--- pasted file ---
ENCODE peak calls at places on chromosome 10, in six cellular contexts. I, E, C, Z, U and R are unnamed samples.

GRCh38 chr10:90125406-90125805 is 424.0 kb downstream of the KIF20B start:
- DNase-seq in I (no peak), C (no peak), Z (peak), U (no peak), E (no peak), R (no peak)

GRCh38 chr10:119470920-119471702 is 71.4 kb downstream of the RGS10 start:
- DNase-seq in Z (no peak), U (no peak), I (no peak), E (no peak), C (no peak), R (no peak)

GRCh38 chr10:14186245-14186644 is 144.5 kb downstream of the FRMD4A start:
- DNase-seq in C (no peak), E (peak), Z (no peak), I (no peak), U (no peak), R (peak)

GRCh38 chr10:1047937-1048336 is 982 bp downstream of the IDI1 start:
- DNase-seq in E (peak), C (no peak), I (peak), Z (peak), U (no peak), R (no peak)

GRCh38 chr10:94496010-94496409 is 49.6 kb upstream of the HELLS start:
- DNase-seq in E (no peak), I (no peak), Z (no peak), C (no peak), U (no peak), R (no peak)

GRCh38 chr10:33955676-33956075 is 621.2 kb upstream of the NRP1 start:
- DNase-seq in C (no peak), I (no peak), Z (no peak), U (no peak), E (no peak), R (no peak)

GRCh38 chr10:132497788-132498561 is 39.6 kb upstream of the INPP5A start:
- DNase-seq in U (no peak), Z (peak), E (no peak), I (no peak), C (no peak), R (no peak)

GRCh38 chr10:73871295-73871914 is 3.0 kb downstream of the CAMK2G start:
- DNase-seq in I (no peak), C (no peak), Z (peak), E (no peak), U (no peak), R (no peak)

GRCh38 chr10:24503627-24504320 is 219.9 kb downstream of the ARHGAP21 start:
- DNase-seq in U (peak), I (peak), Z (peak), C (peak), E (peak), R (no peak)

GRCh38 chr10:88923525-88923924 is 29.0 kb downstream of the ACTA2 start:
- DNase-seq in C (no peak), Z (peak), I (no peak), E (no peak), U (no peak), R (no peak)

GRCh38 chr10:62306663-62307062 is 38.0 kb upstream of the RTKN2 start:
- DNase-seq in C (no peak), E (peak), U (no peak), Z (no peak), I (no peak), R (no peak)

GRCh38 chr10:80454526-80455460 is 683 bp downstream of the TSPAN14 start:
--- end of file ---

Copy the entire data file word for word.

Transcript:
ENCODE peak calls at places on chromosome 10, in six cellular contexts. I, E, C, Z, U and R are unnamed samples.

GRCh38 chr10:90125406-90125805 is 424.0 kb downstream of the KIF20B start:
- DNase-seq in I (no peak), C (no peak), Z (peak), U (no peak), E (no peak), R (no peak)

GRCh38 chr10:119470920-119471702 is 71.4 kb downstream of the RGS10 start:
- DNase-seq in Z (no peak), U (no peak), I (no peak), E (no peak), C (no peak), R (no peak)

GRCh38 chr10:14186245-14186644 is 144.5 kb downstream of the FRMD4A start:
- DNase-seq in C (no peak), E (peak), Z (no peak), I (no peak), U (no peak), R (peak)

GRCh38 chr10:1047937-1048336 is 982 bp downstream of the IDI1 start:
- DNase-seq in E (peak), C (no peak), I (peak), Z (peak), U (no peak), R (no peak)

GRCh38 chr10:94496010-94496409 is 49.6 kb upstream of the HELLS start:
- DNase-seq in E (no peak), I (no peak), Z (no peak), C (no peak), U (no peak), R (no peak)

GRCh38 chr10:33955676-33956075 is 621.2 kb upstream of the NRP1 start:
- DNase-seq in C (no peak), I (no peak), Z (no peak), U (no peak), E (no peak), R (no peak)

GRCh38 chr10:132497788-132498561 is 39.6 kb upstream of the INPP5A start:
- DNase-seq in U (no peak), Z (peak), E (no peak), I (no peak), C (no peak), R (no peak)

GRCh38 chr10:73871295-73871914 is 3.0 kb downstream of the CAMK2G start:
- DNase-seq in I (no peak), C (no peak), Z (peak), E (no peak), U (no peak), R (no peak)

GRCh38 chr10:24503627-24504320 is 219.9 kb downstream of the ARHGAP21 start:
- DNase-seq in U (peak), I (peak), Z (peak), C (peak), E (peak), R (no peak)

GRCh38 chr10:88923525-88923924 is 29.0 kb downstream of the ACTA2 start:
- DNase-seq in C (no peak), Z (peak), I (no peak), E (no peak), U (no peak), R (no peak)

GRCh38 chr10:62306663-62307062 is 38.0 kb upstream of the RTKN2 start:
- DNase-seq in C (no peak), E (peak), U (no peak), Z (no peak), I (no peak), R (no peak)

GRCh38 chr10:80454526-80455460 is 683 bp downstream of the TSPAN14 start: